Life at a Maine boarding school is vastly different from an inner-city neighborhood in East Cleveland, Ohio, and requires a corresponding set of survival skills for a young black male.
Anthony “Ant” Jones is anxiously awaiting word whether he will leave his East Cleveland neighborhood to begin his freshman year at a boarding school in Maine. His mother has decided that he must go if he is to have a better future, and when his best friend is killed, Anthony looks forward to a different experience. Life at Belton Academy reinforces his concerns about a nearly all-white environment, though, and challenges many of the ideas he carried. Some of the racism is almost casual, and school administrators seem clueless. However, his roommate, Brody, is not what he expected, and some black students have adopted coping strategies that puzzle Anthony. A complicating factor is the presence of Somali refugees in the small town surrounding the school, triggering racist responses directed at all people of color. Anthony is a complex, likable character who convincingly grows in the course of the novel. He gradually understands what will be required if he is to succeed in his new school. “So I put on a mask that was so perfectly polished that it only reflected who you all wanted to see.” His sense of belonging to neither his old community nor the world represented by Belton Academy is palpable, as is his frustration at those who refuse his attempts to define himself.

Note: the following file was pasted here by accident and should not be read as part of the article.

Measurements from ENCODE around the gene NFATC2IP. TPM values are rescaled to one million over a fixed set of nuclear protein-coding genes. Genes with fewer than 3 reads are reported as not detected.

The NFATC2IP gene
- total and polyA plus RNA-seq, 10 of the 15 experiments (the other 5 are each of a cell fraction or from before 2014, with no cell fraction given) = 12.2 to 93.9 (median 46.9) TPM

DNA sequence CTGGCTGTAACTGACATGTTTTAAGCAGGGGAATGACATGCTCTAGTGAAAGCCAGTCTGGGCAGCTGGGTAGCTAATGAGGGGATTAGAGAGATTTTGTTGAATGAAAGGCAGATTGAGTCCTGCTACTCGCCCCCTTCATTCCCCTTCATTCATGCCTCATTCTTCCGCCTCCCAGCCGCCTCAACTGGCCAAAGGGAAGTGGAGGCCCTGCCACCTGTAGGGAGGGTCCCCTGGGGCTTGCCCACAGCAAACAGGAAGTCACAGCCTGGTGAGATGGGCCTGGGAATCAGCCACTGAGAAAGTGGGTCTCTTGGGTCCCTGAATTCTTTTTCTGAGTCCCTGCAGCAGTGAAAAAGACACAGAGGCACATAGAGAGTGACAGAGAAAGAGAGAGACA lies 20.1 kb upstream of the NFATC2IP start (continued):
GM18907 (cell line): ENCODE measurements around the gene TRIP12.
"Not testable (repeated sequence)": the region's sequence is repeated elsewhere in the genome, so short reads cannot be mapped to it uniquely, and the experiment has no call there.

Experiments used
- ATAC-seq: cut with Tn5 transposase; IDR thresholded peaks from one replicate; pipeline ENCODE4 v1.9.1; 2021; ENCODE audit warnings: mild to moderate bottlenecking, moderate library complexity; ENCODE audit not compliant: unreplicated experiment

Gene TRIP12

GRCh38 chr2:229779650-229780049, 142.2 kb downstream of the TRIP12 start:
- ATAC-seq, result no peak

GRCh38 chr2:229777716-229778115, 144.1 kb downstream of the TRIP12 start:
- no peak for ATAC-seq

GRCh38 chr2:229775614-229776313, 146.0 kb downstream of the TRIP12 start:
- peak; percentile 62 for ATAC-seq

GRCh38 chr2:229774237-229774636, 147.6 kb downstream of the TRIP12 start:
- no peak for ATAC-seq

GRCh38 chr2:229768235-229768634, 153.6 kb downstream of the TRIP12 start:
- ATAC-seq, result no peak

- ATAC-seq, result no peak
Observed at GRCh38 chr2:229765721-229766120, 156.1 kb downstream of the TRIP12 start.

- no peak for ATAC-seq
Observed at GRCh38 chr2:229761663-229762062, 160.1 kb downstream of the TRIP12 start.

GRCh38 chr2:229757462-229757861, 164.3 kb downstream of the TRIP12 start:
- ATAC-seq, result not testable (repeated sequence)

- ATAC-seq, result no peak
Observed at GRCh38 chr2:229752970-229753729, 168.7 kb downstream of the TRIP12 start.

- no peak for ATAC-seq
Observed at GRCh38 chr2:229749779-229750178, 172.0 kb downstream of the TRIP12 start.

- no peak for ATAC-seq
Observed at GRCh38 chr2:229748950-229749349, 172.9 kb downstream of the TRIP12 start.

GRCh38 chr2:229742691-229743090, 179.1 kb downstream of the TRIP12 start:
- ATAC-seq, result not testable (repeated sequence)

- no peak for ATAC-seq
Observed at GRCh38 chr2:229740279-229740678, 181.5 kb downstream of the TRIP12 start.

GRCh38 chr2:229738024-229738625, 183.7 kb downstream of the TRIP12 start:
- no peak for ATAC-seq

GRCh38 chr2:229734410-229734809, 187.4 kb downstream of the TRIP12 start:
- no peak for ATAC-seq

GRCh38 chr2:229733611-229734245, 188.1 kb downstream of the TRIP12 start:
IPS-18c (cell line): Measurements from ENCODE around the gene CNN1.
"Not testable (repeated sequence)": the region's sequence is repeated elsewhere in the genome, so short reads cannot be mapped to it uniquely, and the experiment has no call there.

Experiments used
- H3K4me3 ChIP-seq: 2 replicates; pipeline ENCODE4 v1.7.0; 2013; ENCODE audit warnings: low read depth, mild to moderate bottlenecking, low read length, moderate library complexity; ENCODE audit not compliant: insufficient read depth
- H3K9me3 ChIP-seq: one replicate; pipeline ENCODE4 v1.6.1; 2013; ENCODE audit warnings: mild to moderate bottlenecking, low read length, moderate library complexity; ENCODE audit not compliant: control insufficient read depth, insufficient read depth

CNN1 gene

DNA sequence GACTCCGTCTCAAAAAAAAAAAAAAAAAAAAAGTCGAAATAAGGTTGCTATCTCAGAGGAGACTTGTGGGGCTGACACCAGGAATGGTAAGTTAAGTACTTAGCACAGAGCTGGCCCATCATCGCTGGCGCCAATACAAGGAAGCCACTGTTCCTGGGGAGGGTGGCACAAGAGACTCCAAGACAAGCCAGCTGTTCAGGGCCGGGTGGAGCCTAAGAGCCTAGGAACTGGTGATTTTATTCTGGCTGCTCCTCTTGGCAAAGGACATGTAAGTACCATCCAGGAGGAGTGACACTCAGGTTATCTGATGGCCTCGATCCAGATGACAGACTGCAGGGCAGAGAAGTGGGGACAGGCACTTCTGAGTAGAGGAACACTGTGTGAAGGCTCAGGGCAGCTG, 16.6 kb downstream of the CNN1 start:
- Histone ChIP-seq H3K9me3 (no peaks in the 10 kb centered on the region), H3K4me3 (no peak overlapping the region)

Strong, realistic language and well-drawn secondary characters contribute to this authentic narrative. (Fiction. 14 & up)